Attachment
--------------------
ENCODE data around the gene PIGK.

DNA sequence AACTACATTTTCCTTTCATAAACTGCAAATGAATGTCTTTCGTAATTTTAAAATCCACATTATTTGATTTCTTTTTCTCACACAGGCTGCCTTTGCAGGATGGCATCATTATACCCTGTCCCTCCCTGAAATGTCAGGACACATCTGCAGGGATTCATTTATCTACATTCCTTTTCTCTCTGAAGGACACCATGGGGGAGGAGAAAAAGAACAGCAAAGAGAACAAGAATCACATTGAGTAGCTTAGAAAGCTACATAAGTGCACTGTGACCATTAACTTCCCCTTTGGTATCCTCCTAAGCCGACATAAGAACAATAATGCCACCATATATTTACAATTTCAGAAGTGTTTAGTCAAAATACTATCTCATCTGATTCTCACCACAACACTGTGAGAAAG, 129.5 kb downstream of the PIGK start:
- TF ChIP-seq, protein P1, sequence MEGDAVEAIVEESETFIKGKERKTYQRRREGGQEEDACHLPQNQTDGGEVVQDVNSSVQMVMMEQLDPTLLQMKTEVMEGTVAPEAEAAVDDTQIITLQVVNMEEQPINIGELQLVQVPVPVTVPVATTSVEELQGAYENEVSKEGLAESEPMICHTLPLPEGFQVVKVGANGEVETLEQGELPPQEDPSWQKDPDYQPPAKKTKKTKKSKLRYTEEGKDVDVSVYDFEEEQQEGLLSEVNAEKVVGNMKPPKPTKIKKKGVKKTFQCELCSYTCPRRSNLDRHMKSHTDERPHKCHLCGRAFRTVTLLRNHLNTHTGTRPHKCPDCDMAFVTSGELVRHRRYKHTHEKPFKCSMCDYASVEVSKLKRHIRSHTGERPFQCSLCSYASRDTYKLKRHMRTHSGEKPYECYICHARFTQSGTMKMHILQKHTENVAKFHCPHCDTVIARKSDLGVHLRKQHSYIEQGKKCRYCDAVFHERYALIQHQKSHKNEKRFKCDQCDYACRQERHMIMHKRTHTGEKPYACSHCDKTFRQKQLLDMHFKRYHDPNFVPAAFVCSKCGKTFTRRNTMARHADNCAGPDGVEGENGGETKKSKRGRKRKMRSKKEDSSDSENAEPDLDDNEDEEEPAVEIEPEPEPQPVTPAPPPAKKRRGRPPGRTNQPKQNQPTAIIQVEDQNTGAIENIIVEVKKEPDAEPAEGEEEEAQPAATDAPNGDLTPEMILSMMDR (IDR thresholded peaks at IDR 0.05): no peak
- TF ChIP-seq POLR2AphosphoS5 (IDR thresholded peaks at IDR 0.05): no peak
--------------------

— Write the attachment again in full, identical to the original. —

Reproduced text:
ENCODE data around the gene PIGK.

DNA sequence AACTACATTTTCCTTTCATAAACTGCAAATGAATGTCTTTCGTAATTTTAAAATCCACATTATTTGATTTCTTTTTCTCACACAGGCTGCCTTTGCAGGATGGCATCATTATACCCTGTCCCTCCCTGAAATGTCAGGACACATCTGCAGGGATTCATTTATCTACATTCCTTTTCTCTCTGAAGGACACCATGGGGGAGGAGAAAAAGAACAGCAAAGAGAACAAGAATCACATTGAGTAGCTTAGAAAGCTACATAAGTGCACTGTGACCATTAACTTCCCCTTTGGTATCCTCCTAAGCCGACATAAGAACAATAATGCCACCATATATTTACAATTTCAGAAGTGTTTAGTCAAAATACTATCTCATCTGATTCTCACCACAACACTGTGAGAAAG, 129.5 kb downstream of the PIGK start:
- TF ChIP-seq, protein P1, sequence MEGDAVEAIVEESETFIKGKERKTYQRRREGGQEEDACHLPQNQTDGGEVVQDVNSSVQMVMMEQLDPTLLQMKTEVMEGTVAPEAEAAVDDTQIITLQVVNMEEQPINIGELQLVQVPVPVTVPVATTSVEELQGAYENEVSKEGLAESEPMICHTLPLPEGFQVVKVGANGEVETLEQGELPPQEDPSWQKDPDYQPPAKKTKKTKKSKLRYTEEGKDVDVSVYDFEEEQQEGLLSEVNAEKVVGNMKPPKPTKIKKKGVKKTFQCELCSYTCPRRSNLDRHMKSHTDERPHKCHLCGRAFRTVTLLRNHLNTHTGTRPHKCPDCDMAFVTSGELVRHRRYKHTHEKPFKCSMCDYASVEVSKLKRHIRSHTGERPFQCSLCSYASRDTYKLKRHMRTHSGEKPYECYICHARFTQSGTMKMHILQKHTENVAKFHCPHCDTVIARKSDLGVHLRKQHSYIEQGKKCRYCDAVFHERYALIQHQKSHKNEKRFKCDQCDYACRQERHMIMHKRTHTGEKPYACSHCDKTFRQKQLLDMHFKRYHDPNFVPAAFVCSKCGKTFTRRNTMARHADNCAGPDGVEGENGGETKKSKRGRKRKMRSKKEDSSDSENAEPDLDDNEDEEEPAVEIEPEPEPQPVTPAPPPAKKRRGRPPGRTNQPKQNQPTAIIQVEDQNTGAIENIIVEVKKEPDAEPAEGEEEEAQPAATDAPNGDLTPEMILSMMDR (IDR thresholded peaks at IDR 0.05): no peak
- TF ChIP-seq POLR2AphosphoS5 (IDR thresholded peaks at IDR 0.05): no peak